The biggest questions - how far this team can climb -rests with the pass-and-catch phase of the offense. This means a new quarterback and a fairly new set of receivers get broken in. Gone are big time receivers Aaron Kelly (ACC All-Time leading receiver) and Tyler Grisham. Track star Jacoby Ford is now the top target, but any more help will have to come from a group of youthful faces. The race between QBs Willie Korn and Kyle Parker will continue deep into August. All this probably means that fans can expect to see both at certain points of the season. If coaches want a playmaker that also uses the feet to move the chains, Korn is the likely answer. If they seek a rocket arm for the passing game, it’s Parker. But Korn can also toss the pigskin as he continues to work on a throwing motion that has been hindered by shoulder surgery. His ability to create plays probably equates to more turnovers and errors, however. Parker can also scramble, so both provide good options for this "run-first" attack. A pressing issue however will be how well Parker is capable of returning in the summer after baseball season concludes. He is the school's returning top home run hitter and left the spring gridiron to put his skills back on the baseball diamond.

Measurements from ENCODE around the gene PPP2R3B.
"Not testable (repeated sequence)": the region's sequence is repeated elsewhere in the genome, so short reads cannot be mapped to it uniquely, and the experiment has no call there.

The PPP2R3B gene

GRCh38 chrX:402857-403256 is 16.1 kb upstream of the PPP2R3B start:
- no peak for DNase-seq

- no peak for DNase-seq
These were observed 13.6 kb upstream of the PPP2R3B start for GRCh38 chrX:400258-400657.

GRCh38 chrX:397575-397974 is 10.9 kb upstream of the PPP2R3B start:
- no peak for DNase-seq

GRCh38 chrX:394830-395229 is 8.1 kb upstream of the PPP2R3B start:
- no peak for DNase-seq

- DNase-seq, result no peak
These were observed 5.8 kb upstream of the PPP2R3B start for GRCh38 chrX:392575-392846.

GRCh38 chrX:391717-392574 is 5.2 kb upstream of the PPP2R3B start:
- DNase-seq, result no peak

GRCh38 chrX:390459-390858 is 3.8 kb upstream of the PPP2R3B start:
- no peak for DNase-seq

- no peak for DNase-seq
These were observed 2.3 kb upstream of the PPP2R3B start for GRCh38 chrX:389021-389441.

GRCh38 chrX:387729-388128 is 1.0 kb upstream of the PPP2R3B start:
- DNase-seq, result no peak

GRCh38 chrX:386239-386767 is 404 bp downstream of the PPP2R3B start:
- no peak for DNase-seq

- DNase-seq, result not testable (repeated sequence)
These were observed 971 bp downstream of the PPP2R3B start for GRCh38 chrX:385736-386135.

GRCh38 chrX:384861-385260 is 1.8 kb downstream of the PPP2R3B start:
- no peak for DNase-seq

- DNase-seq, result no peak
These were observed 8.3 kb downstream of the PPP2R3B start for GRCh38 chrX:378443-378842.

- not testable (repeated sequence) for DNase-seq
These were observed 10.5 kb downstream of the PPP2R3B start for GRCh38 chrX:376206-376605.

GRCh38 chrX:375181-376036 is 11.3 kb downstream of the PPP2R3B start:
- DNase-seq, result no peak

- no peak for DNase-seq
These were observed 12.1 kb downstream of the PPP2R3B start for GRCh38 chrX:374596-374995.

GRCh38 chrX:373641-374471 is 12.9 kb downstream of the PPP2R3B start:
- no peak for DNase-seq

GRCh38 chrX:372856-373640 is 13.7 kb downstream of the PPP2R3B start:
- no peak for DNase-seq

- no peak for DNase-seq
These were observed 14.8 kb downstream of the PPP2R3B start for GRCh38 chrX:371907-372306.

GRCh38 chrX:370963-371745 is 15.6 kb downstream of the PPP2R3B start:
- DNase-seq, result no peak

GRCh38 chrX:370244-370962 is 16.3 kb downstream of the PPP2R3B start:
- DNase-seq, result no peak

One of his biggest moves by new coach Swinney was to surprisingly lure longtime defensive coordinator Kevin Steele from Alabama. Steele will inherit a defensive line that has the potential to be one of the best in the conference. The sack totals were lagging last fall. Expect that to change quickly. The top future star is at defensive end, where Da'Quan Bowers, the top rated prep player at any position, is starting to meet his lofty expectations. Getting Ricky Sapp healthy for the 2009 run gives Steele a pair of book “ends” second to none. Depth is a key factor with every defensive line; Clemson has loads of talent waiting in the wings. One of the nation's top rated pass defenses has two corners (and back ups) worthy of repeating similar results, despite the fact that the safety combination of Hamlin and Clemons have departed. Keep an eye on DeAndre McDaniel - he has locked down the strong safety position. Steele has labeled the former linebacker as one of the best all-around players on the team.